Farmers have become very dependent on seed companies. Farmers cannot save hybrid seeds to grow another season. They have to buy them back because the hybrids do not breed consistent offspring. And since the 1980s, intellectual property laws have extended to living organisms. Thus, farmers cannot save seeds of certain self-pollinated varieties whose seeds would be viable due to intellectual property rights.
Monopolization has gone hand in hand with the decline in the diversity of agricultural fields around the world. But when the human diet relies disproportionately on a handful of crops, it is vulnerable to any disease or pest that can take hold of the narrow foundations of our food system.
Seed banks and seed reserves are our insurance against human and environmental disasters, Tobin said. The Syrian civil war has destroyed the land of this Middle Eastern country, leaving its farmers without the means to feed their country. The Svalbard Global Seed Vault has been opened to reseed Syrian fields. In an arctic mountain, Norway stores thousands and thousands of seeds that represent almost every known crop in the world.
But seed banks have a weakness, Tobin said.
“When seeds are locked in a freezer for 30 years, there is no benefit in adapting to environmental changes.” Left to reproduce, the plants evolve according to the local climate. Imported every year, they never have the chance.
The Upper Valley Seed Savers are doing “ongoing evolutionary work with their seed saver,” Tobin said. “They are absolutely amazing at adapting new crops to the area, adapting and embracing rye and different types of grains.”
Growing and saving seeds over generations gives plants the ability to adapt to the local climate. When Davatz first planted Yellow Pointou, a sweet, yellow-green leek, in his garden, he struggled with the cold Vermont winters. Over the generations, it has become more winter hardy. It appears to have adapted to the climate, although warming winters may have contributed to this development, Davatz said.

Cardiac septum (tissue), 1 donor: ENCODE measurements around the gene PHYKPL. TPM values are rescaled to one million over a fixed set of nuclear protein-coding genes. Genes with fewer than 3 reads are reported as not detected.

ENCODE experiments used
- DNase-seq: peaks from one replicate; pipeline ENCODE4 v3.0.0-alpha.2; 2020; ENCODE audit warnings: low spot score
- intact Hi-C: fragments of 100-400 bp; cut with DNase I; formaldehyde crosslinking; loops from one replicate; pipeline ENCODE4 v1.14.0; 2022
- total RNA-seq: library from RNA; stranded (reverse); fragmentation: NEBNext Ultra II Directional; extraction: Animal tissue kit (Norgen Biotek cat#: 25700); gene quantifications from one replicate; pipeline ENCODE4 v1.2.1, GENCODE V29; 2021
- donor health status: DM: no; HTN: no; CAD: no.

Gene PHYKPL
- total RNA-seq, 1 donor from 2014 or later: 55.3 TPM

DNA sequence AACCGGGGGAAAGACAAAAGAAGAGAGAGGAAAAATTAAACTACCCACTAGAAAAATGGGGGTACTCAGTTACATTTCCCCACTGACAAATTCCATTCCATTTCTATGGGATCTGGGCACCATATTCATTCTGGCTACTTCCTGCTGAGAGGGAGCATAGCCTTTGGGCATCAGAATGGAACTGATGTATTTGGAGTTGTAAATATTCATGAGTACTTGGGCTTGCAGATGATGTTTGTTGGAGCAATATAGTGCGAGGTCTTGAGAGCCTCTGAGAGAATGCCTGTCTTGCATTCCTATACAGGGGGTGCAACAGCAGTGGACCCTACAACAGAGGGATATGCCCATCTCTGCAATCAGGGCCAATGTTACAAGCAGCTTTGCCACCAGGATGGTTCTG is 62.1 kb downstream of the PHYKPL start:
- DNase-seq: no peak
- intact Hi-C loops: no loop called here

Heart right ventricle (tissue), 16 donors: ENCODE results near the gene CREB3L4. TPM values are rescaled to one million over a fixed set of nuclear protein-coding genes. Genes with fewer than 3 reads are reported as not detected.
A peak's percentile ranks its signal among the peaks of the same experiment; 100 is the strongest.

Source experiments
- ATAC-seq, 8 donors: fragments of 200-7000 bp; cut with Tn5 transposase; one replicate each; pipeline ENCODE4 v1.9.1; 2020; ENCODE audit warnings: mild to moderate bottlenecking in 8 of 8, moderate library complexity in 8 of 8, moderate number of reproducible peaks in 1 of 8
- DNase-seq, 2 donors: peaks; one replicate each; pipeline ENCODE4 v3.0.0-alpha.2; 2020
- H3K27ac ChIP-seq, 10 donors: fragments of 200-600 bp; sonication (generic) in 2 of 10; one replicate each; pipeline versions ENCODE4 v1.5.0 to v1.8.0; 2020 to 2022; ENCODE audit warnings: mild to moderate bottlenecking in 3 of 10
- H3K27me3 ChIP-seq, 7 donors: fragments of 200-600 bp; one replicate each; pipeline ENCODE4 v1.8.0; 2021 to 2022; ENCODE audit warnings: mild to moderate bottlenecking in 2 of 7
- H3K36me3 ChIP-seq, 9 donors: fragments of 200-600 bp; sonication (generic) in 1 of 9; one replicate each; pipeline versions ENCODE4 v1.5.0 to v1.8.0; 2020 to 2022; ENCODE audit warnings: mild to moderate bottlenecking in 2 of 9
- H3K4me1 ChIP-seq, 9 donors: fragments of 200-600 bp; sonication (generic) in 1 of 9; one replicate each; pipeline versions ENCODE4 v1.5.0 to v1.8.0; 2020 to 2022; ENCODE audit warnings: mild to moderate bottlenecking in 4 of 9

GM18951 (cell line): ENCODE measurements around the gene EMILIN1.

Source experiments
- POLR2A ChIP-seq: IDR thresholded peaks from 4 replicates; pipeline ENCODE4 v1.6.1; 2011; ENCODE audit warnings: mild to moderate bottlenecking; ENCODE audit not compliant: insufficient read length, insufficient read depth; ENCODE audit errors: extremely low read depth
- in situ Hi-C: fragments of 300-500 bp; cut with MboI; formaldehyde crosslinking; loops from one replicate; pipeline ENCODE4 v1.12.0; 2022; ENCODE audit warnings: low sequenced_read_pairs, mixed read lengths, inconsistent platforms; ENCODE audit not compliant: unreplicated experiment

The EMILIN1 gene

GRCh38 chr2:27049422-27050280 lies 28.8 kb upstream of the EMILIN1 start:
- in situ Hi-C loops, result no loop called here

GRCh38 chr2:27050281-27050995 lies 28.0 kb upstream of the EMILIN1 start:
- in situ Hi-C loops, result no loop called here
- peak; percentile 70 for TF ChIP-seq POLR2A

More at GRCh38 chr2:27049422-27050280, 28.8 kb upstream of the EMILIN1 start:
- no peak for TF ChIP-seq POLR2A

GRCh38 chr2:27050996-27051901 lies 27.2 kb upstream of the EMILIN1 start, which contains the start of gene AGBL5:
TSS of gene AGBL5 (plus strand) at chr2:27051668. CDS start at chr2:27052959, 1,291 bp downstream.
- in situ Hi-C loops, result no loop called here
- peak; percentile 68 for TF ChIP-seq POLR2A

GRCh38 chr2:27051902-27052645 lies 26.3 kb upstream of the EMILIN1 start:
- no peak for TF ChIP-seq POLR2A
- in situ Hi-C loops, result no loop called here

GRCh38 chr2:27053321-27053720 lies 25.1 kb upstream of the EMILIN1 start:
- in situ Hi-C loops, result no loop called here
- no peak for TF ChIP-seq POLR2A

“It’s a very, very informal form of herding,” she said. “It allows plants to express their personality and preferences. You choose from those in the population.
Davatz first saw his favorite varieties disappear from seed catalogs in the 1980s. Meanwhile, prices continued to climb. That’s when she decided to start saving seeds. Over time, she realized that the stakes were much higher than losing her favorite flavors from her vegetable patch.
“If we want to continue to be able to eat, we had better learn to save seeds,” she said. She responded to the urgency she felt: she saved over 250 varieties of seeds at her peak and grew about 80% of her food.
For an individual or a family, saving seeds can mean resilience. But seed saving is a demanding undertaking for a commercial farmer, Tobin said. To keep their seeds pure, seed savers need distance to prevent cross-pollination, and that distance costs soil. While an increasing number of New England farmers are saving seed, the warmer, drier climates of the Pacific Northwest remain the stronghold of seed growers stocking smaller seed companies.
The Upper Valley Seed Savers are also growing, though the core group remains below 10, Fleishman said. During the pandemic, they launched a free seed library, giving people access to local seeds at a time when seeds were hard to come by. This year, about 40 families requested seeds through the catalog, Fleishman said.
Seed saving is itself a skill that is in danger of disappearing if the knowledge is not passed on from one generation to the next. Fleishman and Davatz hope to hold workshops in the near future to teach the practice to more people.
Fleishman sees the fragility of the systems around him. In Vermont, organic and local food is a pride. “But where do most of the seeds come from? Most, really far,” Fleishman said. She describes herself as an empowered person and saving seeds is one way to put her philosophy into practice.
“The world is such a weird place right now,” she said. “You never know what might happen. It’s great to be able to take care of yourself. »
At Smith’s, the seed savers shared a meal after the garden tour. They sat in a half-moon cradled in the L of Smith’s house. She had prepared pug peas that she had grown. They have a warm, nutty flavor somewhere between a lentil and a chickpea. They taste both new and familiar. The seed saviors ate together, swapping seedlings and anecdotes as the evening light lingered.